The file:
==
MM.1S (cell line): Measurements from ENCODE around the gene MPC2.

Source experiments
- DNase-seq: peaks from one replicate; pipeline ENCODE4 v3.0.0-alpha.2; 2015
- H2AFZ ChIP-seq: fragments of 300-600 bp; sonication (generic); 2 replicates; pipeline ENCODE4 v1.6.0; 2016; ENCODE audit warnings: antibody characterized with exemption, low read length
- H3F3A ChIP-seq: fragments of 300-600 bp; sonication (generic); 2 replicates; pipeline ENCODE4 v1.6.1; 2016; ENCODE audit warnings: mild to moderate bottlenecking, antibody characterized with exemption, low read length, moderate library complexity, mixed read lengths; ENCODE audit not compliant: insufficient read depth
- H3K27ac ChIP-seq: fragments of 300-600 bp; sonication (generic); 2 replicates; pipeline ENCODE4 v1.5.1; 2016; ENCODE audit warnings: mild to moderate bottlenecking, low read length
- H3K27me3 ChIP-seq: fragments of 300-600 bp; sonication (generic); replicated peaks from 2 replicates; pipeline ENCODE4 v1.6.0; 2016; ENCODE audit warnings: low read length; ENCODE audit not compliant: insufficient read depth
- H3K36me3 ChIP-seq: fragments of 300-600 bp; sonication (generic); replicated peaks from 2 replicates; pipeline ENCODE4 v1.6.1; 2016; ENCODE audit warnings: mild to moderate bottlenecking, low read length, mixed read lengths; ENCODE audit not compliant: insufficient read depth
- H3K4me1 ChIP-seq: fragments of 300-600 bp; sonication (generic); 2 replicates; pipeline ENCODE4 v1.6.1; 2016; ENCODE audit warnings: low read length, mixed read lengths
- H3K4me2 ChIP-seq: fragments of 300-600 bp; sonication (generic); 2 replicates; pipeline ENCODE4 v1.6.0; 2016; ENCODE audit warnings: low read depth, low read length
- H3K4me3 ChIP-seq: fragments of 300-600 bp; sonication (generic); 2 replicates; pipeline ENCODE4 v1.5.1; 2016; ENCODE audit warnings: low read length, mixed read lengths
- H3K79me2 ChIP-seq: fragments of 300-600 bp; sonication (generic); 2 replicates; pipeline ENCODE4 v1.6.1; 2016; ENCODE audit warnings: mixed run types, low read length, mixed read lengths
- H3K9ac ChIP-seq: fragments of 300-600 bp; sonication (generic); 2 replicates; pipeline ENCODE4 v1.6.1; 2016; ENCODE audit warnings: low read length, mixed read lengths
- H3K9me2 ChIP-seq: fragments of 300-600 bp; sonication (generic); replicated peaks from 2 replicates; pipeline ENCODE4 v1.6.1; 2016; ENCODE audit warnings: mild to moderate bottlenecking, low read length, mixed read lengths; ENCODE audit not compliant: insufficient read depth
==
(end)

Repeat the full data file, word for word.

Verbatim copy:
MM.1S (cell line): Measurements from ENCODE around the gene MPC2.

Source experiments
- DNase-seq: peaks from one replicate; pipeline ENCODE4 v3.0.0-alpha.2; 2015
- H2AFZ ChIP-seq: fragments of 300-600 bp; sonication (generic); 2 replicates; pipeline ENCODE4 v1.6.0; 2016; ENCODE audit warnings: antibody characterized with exemption, low read length
- H3F3A ChIP-seq: fragments of 300-600 bp; sonication (generic); 2 replicates; pipeline ENCODE4 v1.6.1; 2016; ENCODE audit warnings: mild to moderate bottlenecking, antibody characterized with exemption, low read length, moderate library complexity, mixed read lengths; ENCODE audit not compliant: insufficient read depth
- H3K27ac ChIP-seq: fragments of 300-600 bp; sonication (generic); 2 replicates; pipeline ENCODE4 v1.5.1; 2016; ENCODE audit warnings: mild to moderate bottlenecking, low read length
- H3K27me3 ChIP-seq: fragments of 300-600 bp; sonication (generic); replicated peaks from 2 replicates; pipeline ENCODE4 v1.6.0; 2016; ENCODE audit warnings: low read length; ENCODE audit not compliant: insufficient read depth
- H3K36me3 ChIP-seq: fragments of 300-600 bp; sonication (generic); replicated peaks from 2 replicates; pipeline ENCODE4 v1.6.1; 2016; ENCODE audit warnings: mild to moderate bottlenecking, low read length, mixed read lengths; ENCODE audit not compliant: insufficient read depth
- H3K4me1 ChIP-seq: fragments of 300-600 bp; sonication (generic); 2 replicates; pipeline ENCODE4 v1.6.1; 2016; ENCODE audit warnings: low read length, mixed read lengths
- H3K4me2 ChIP-seq: fragments of 300-600 bp; sonication (generic); 2 replicates; pipeline ENCODE4 v1.6.0; 2016; ENCODE audit warnings: low read depth, low read length
- H3K4me3 ChIP-seq: fragments of 300-600 bp; sonication (generic); 2 replicates; pipeline ENCODE4 v1.5.1; 2016; ENCODE audit warnings: low read length, mixed read lengths
- H3K79me2 ChIP-seq: fragments of 300-600 bp; sonication (generic); 2 replicates; pipeline ENCODE4 v1.6.1; 2016; ENCODE audit warnings: mixed run types, low read length, mixed read lengths
- H3K9ac ChIP-seq: fragments of 300-600 bp; sonication (generic); 2 replicates; pipeline ENCODE4 v1.6.1; 2016; ENCODE audit warnings: low read length, mixed read lengths
- H3K9me2 ChIP-seq: fragments of 300-600 bp; sonication (generic); replicated peaks from 2 replicates; pipeline ENCODE4 v1.6.1; 2016; ENCODE audit warnings: mild to moderate bottlenecking, low read length, mixed read lengths; ENCODE audit not compliant: insufficient read depth